Continually reviewing and improving your on-site content is an integral part of any SEO campaign. In this post, I’m going to show you how you can keep on top of things by providing a step-by-step guide for auditing your pages, identifying what’s working and what isn’t and targeting areas for improvement.
Step 1: Gather your site’s content using Screaming Frog
In order to perform an effective SEO content audit on your site, you’ll first have to gather all of your content. The best way to do this is to download Screaming Frog, which will scan your site’s URLs and analyse pages from an SEO perspective, saving you browsing through each page manually.
After Screaming Frog has completed its crawl through your site – this could take a few minutes, depending on how much content your site contains – filter as necessary and export the URLs and page titles you want to check to a spreadsheet; leaving plenty of columns free – you’ll need these to add the ‘SEO data points’ that you’re going to be analysing later.
There are many different data points you could consider. In his guide for Quicksprout, Neil Patel recommends creating columns for:
- Date Audited
- Alt Tags
- Last Updated
- Internal Links
Feel free to add and delete columns as appropriate.
Step 2: Pull in data from Google Analytics to work out what you’re doing well
For the next step, you’ll need to sign in to Google Analytics. Navigate to ‘All Pages’ (Behavior > Site Content > All Pages in the toolbar) so you can obtain a list of your site’s most popular pages. As Patel highlights, “this will help you audit your most important pages first… [giving] you results as soon as possible.” Narrow or expand your dataset using the filters and, when you’re happy with the selection, export to a new page in your spreadsheet.
You should now have a list of your content, in descending order in terms of performance, with the following data: page views, average time on page, entrances, bounce rate, and exit percentage. Kristi Hines suggests doing this so you get an insight into what you’re doing right on your top performing content; you can then apply this to the rest of the pages you’re auditing or optimise further.
Step 3: Analysing your pages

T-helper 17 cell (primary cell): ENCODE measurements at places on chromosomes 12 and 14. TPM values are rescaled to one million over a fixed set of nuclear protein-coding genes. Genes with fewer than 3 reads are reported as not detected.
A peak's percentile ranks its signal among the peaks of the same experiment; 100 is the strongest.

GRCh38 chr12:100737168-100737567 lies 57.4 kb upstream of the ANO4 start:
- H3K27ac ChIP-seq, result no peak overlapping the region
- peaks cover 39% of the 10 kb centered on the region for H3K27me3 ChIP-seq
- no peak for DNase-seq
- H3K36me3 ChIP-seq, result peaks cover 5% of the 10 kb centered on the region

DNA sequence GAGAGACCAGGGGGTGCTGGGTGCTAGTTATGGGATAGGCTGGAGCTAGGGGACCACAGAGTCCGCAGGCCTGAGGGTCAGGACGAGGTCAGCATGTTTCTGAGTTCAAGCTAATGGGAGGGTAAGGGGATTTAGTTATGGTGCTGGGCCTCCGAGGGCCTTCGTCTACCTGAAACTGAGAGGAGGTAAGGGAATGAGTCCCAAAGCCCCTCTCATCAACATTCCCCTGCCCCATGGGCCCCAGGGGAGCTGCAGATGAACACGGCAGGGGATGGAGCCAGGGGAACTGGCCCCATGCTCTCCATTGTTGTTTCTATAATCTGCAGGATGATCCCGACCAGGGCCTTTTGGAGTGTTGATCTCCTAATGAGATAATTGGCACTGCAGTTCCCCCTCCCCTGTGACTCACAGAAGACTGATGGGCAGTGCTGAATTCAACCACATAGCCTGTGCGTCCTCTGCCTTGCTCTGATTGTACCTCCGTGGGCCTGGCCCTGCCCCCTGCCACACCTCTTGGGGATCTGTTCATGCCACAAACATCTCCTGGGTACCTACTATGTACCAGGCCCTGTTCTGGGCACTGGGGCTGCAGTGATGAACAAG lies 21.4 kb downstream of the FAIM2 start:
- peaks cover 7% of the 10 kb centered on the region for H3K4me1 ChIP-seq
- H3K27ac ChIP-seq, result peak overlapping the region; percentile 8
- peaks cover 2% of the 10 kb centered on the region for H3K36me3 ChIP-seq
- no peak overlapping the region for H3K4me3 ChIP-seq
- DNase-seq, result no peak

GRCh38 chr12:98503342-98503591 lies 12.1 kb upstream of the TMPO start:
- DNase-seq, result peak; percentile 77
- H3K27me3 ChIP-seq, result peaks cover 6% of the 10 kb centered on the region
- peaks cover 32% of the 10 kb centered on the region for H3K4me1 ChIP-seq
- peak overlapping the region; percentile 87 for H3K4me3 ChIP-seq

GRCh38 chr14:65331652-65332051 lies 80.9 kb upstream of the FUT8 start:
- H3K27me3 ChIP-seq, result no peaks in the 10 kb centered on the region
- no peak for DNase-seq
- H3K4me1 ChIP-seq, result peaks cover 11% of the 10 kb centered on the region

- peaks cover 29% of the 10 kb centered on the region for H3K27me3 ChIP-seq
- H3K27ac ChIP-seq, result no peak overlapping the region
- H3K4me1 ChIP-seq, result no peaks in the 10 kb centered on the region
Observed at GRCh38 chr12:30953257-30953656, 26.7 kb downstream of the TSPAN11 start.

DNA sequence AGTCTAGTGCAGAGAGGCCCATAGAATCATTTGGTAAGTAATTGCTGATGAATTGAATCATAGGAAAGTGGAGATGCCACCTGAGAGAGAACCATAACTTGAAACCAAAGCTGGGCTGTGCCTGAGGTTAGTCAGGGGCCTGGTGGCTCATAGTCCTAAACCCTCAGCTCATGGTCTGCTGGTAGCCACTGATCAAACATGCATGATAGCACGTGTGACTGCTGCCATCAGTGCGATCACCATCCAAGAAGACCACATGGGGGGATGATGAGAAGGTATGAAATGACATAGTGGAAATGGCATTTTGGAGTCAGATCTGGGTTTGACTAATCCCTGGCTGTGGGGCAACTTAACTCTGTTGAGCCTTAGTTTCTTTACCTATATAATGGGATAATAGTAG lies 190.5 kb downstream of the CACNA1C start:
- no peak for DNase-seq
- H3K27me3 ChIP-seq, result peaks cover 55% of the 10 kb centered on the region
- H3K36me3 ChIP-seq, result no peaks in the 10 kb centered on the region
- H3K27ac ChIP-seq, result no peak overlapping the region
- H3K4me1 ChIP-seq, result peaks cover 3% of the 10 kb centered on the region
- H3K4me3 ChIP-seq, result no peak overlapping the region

Now comes the difficult part: going through each page on your site in order to determine its effectiveness. There’s no quickfire way of doing this, you’ll simply have to trawl through each page, analysing content in terms of the ‘SEO data points’ mentioned earlier and make a record of how each page performs – several sources, including DynoMapper, recommend grading content on an A to F scale, with pages ranked ‘A’ being the very best and requiring little improvement and those awarded D, E, or F meriting action, which I’ll come to later.
As a minimum, you should analyse the following: Page titles and URLs – Page titles and URLs should be unique, containing a maximum of 65 characters and, ideally, the keyword you’re targeting on that page. Page description – If you’re using WordPress as your CMS, download Yoast’s excellent SEO plugin to make the auditing process easier. The plugin flags up missing aspects of your on-page SEO with a red light, so you should easily be able to edit your auditing spreadsheet accordingly. Page descriptions should be 160 characters or fewer, and should adequately convey to your audience what your content is about.
- Content – Check each piece of content to determine if it’s relevant and insightful to your audience, grammatically flawless and well laid-out.
- Keywords – Content should contain a selection of your targeted long-tail keywords, so ensure you have this information to hand at this stage of the auditing process.
- Alt tags – Images should be under 100KB to minimise page loading times, but alt text should also be filled out. Remember: search engines can’t ‘look at’ an image the way humans do, so you need to tell the bots what’s included in the picture with a descriptive tag containing relevant keywords.
- Internal links – Content should contain at least three links to other pages or blogs on your site, as well as external links, if possible. If your page is missing any of the above, make sure you flag it up in the corresponding column of your spreadsheet. Moz’s exhaustive guide lists other aspects of your content you can examine for SEO, but how far you go is up to you.
Step 4: Actioning the changes required
The whole SEO content auditing process is worthless if you don’t take any actions to remedy the faults you’ve found. Remember the rating scale we talked about before? A good starting point in terms of recommended actions would be to either rewrite, remove, or optimise any pages which scored a D or less. The elements in Step 3 are fairly easy to change (if your page is lacking a meta description, include one, fix any broken links or images etc.); just remember that, if you’re removing pages or changing URLs, you should redirect the user accordingly.
Set yourself a deadline to implement the changes, and also outline the date you’re going to perform your next audit, so you can deduce how effective the process has been. As long as you’ve been thorough, and you’ve done what you said you would, you should see results.